Bandhavgarh National Park

The Land of White Tigers

Kanha Kanha Kanha

General Information Area: 4,548 sq.kms.
Altitude: 600-900 metres
Temperature (deg C): Summer - Max 44, Min 23; Winter- Max 23, Min 1
Rainfall: 152 - 180 cms.

OverviewTala is a village located near the Bandhavgarh National Park entrance and the closest town of Umaria is 32 kms away.

Bandhavgarh National Park lies on the extreme north-eastern border of the state of Madhya Pradesh. It falls between the outlying Vindhyan hill range and the Eastern Satpura Hills that run in an East-West direction, and is located in Umaria District.

Umaria district has a geographical area of 4548 sq.kms, and about 42% of the total area is covered by forests only. The district is rich in minerals, the most important being coal and 83% of the population resides in rural areas.

Once the personal hunting ground of the Maharaja of Rewa, Bandhavgarh is famous as the home of the white tiger Mohan, which was found in these jungles, and which now lies stuffed and on display in the palace of the Maharaja of Rewa. It was from this tiger that captive breeding of white tigers was started, and now you have approximately 500 of them world-wide, of which pure bred are approximately 40, most of which are in India. White tigers are simply white-coloured Bengals, and not a separate subspecies of Indian Wildlife as many people think.

The tourism zone of the park that most people take to be Bandhavgarh, is actually a small part of the reserve. The area of this is 105 sq km and is known as the Tala range. This was the original area of the park when it was started. There are four more ranges in the reserve namely - Magdhi, Kallwah, Khitauli and Panpatha. These were added later and together these five ranges comprise the 'Core' of the Bandhavgarh Tiger Reserve - a total area of 694 sq kms. There is then the 'buffer,' which is spread over the forest divisions of Umaria and Katni and totals another 437 sq kms.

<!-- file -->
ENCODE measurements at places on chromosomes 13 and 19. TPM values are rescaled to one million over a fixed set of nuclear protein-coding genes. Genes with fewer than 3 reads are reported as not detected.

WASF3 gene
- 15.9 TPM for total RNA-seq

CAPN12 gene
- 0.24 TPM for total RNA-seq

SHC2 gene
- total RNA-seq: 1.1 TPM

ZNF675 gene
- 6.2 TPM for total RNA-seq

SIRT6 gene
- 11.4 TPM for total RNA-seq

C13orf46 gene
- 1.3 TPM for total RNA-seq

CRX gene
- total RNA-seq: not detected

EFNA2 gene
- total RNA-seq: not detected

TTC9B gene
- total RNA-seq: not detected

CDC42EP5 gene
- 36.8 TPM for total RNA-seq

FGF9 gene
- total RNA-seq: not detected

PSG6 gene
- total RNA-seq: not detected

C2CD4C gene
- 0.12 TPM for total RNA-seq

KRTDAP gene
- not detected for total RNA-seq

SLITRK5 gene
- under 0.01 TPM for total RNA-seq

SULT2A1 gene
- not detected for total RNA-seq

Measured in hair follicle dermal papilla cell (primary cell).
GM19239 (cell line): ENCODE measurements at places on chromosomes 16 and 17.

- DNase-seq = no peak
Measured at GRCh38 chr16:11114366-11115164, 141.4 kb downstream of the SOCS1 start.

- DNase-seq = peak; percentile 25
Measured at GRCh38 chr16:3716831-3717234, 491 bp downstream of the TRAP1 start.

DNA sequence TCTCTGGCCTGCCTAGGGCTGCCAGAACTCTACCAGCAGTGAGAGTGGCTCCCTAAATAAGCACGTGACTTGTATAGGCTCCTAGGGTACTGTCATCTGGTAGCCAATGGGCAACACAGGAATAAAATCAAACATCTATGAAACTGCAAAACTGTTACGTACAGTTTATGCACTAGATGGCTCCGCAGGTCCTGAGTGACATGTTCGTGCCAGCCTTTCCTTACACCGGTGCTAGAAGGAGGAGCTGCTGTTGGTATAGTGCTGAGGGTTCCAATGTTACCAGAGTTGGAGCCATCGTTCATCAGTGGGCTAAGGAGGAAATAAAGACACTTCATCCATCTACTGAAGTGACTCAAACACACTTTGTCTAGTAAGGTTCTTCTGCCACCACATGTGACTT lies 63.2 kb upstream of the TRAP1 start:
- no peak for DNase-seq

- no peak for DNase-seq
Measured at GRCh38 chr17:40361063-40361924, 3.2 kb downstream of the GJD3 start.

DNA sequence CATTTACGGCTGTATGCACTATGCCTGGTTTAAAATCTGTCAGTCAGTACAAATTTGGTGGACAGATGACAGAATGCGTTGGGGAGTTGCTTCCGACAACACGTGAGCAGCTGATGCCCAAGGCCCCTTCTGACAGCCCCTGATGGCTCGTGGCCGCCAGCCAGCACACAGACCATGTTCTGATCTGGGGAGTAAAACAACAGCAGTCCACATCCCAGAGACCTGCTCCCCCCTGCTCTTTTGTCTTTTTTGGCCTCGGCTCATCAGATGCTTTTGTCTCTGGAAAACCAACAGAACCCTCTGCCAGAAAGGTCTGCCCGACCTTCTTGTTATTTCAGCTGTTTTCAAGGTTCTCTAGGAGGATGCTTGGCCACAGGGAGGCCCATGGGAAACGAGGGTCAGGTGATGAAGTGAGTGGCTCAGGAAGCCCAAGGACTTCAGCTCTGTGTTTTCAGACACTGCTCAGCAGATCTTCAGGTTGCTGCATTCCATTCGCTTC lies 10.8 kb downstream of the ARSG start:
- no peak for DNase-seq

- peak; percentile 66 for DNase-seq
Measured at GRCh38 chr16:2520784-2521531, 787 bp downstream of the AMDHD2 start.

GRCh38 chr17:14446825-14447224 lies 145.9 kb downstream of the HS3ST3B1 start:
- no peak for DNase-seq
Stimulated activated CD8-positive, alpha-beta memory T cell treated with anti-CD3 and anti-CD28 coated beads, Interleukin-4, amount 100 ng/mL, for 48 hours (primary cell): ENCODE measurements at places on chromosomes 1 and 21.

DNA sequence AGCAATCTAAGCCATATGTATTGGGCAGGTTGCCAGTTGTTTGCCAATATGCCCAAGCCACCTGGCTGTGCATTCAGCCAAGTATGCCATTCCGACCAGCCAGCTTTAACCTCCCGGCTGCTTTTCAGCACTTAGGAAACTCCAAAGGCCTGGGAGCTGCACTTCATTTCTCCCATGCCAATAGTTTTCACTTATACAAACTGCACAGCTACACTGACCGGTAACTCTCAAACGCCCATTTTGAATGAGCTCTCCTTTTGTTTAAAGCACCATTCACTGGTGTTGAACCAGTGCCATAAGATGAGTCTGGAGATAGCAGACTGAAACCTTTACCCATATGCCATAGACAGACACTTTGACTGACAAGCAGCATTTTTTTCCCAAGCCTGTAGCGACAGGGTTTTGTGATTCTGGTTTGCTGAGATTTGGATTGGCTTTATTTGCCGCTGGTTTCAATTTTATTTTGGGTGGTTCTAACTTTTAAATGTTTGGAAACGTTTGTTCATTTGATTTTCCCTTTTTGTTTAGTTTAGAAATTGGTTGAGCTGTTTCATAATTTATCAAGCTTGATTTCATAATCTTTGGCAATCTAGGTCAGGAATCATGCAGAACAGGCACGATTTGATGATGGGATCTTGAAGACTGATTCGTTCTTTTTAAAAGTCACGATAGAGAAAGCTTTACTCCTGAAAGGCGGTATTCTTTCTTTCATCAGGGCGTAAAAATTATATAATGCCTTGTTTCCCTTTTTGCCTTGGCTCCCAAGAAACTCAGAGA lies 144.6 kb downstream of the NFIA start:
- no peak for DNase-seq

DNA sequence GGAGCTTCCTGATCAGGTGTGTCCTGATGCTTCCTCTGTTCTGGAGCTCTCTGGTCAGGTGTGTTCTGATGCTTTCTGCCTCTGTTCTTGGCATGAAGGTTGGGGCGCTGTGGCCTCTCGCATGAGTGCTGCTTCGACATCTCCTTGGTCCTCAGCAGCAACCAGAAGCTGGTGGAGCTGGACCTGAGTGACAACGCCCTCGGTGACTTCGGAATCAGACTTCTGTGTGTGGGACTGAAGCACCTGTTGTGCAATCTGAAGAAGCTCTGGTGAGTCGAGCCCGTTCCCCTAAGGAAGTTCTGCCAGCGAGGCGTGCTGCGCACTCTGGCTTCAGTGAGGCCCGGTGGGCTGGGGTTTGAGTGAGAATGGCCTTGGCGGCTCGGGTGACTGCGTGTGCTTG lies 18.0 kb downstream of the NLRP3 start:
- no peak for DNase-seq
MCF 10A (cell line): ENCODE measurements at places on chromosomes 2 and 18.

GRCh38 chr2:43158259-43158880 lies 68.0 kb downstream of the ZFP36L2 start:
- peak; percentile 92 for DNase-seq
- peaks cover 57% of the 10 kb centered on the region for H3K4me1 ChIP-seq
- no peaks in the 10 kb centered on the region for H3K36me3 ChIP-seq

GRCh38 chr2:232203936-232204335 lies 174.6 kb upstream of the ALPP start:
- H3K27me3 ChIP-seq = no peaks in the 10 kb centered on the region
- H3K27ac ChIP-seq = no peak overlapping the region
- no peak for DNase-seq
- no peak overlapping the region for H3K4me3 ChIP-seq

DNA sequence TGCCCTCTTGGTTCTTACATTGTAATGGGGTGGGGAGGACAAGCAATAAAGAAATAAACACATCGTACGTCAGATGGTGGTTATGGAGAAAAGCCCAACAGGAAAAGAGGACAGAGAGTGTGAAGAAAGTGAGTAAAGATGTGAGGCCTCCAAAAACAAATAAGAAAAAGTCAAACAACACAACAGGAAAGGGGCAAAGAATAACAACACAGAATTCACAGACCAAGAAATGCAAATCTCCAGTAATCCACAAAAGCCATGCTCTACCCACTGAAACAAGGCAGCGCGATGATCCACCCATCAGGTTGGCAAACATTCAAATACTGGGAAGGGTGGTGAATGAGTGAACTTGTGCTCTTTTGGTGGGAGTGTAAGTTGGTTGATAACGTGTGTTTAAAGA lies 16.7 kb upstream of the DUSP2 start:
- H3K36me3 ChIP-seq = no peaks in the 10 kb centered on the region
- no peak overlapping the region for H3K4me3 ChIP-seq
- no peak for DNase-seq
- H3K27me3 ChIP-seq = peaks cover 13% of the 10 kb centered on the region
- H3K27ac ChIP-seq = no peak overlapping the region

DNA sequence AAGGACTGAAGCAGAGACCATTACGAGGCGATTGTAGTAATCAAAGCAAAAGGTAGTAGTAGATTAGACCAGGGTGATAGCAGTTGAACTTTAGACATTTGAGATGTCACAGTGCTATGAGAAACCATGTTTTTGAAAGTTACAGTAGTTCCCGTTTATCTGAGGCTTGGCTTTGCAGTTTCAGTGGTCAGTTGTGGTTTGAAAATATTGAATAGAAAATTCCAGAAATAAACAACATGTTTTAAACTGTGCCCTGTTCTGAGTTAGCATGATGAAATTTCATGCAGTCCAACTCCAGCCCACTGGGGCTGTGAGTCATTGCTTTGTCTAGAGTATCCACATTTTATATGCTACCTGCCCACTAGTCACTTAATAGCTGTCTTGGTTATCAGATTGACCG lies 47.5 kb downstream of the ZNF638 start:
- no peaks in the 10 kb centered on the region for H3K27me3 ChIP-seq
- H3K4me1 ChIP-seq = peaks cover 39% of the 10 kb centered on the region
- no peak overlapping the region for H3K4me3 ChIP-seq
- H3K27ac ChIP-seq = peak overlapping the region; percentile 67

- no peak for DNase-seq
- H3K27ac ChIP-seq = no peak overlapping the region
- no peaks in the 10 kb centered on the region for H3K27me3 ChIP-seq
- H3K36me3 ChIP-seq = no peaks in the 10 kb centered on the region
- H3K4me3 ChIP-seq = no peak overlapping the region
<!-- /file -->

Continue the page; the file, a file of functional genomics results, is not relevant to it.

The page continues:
Bandhavgarh National Park gets its name from the tallest hill located amongst a chain of hills situated in the tourist zone of the Tala range. This hill is called Bandhavgarh and is located in the center of the reserve. This hill rises 811 meters above sea level, and is surrounded by smaller hills separated by gently sloping valleys. As this hill has vertical cliffs and a plateau on the top, it became a natural fort for the Baghela Kings, ancestors of the Maharajah of Rewa, who started their rule here in the 12th century.

The mean altitude is between 1444 feet (440 metres) and 2657 feet (810 metres), with the Fort being the highest point and the Park entrance, at Tala village being the lowest. These hills form a number of valleys and spurs, interspersed with a number of grassy meadows found in the low-lying areas. These intermingling grasslands, locally known as "baheras" provide good habitat for herbivores and hunting cover for predators. These grasslands that occupy the valley floor and favored by ungulates, are relics of village fields, which at one time existed here before they were relocated outside when the Bandhavgarh National Park was formed, to preserve threatened Indian Wildlife.

The geology is soft feldspathic sandstone with quartzite. The soil is generally sandy to sandy-loam. Because of this, rainwater percolates through the ground, forming a number of perennial streams and springs. More than twenty streams rise or flow through the park. Of these Umrar (forming the western boundry) is the largest. The other important streams are Johilla (eastern boundry), Janadh, Charanganga, Damnar, Banbei, Ambanala and Andhyari Jhiria. The Charanganga has its source at the Fort. All these streams eventually flow into the river Son, which is an important tributary to the Ganges.

There are about 100 villages around the Bandhavgarh National Park. As they lack any good grazing ground for their cattle, tremendous grazing pressure exists on the Reserve. While poaching of wild animals inside the core area is almost non-existent, animals moving out into the buffer area do get killed occasionally by some communities who have been killing and eating wild animals since ages and have not yet changed their thinking.

Two roads pass through the Reserve, and as there is a lot of vehicular movement on these roads, even during the night, numerous animals get killed in road accidents.

Herbivores raid the cultivated areas of adjoining villages, while livestock also form part of tiger prey. Compensation is paid immediately as per rules, if any cattle is killed by Tiger or Leopard in the area open for grazing.

Safari Safaris in Bandhavgarh are done twice daily at around 5.30 AM and 3.00 PM.

Entry Gate for Bandhavgarh National Park are located at:
- Tala
- Mahaman
- Gohri
- Fort safari